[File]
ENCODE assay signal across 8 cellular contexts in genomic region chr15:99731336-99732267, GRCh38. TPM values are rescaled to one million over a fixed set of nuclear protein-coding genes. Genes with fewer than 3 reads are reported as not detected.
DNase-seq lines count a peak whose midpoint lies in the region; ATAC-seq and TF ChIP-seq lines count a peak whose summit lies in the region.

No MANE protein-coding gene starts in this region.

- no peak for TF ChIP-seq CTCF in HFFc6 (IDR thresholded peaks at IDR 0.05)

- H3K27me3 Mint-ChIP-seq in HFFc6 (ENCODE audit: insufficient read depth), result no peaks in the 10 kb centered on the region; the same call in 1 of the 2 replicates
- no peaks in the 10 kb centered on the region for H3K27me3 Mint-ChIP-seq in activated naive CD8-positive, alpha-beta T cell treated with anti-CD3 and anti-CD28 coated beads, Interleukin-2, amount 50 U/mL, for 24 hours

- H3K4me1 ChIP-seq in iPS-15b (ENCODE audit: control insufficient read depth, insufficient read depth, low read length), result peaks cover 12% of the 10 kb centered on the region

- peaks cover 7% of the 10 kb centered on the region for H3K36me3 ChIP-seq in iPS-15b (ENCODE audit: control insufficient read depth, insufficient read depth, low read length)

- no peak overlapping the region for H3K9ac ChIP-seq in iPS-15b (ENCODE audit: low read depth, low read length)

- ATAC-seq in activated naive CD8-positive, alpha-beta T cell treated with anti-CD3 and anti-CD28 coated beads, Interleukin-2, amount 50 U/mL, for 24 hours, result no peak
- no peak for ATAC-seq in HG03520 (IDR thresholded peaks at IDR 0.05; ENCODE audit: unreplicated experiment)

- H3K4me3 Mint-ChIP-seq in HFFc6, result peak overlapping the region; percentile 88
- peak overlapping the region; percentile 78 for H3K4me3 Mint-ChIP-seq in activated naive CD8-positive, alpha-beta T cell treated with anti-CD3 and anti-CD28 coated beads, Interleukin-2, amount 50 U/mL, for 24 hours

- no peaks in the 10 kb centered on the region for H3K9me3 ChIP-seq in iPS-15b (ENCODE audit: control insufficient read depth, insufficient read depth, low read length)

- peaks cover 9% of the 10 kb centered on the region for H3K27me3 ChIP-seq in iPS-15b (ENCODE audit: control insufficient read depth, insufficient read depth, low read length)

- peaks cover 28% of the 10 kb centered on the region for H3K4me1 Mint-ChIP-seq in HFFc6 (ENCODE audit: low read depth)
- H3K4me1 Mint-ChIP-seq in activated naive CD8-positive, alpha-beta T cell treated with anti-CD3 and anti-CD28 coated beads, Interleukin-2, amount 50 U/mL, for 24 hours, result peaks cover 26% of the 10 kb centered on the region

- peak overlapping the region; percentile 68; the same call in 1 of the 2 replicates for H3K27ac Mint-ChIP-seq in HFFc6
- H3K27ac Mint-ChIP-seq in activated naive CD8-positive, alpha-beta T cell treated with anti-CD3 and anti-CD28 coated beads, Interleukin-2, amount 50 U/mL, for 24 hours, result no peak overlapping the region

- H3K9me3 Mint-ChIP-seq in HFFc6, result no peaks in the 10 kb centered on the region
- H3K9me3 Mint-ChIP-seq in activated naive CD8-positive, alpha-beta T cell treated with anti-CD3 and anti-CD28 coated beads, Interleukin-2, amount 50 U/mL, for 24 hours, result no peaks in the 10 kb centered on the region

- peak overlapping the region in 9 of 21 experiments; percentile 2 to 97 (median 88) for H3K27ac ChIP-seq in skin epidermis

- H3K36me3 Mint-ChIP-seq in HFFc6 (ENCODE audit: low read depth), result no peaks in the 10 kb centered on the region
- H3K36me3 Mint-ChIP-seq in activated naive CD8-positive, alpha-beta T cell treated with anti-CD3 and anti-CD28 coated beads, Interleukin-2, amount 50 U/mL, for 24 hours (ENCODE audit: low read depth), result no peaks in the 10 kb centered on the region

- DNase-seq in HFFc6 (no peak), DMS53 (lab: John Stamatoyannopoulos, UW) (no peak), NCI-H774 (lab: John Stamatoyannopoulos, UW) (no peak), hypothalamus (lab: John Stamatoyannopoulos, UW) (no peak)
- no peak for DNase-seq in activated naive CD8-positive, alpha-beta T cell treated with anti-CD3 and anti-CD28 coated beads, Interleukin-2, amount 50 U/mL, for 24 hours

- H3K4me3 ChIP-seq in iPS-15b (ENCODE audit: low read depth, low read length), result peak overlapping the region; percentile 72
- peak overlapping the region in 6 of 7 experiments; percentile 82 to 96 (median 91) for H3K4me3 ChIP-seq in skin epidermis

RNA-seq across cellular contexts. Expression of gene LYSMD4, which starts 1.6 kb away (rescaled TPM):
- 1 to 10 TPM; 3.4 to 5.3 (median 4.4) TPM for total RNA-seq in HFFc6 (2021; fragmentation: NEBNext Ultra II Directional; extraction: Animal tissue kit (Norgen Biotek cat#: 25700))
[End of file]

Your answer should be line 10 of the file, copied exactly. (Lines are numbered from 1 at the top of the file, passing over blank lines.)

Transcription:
- ATAC-seq in activated naive CD8-positive, alpha-beta T cell treated with anti-CD3 and anti-CD28 coated beads, Interleukin-2, amount 50 U/mL, for 24 hours, result no peak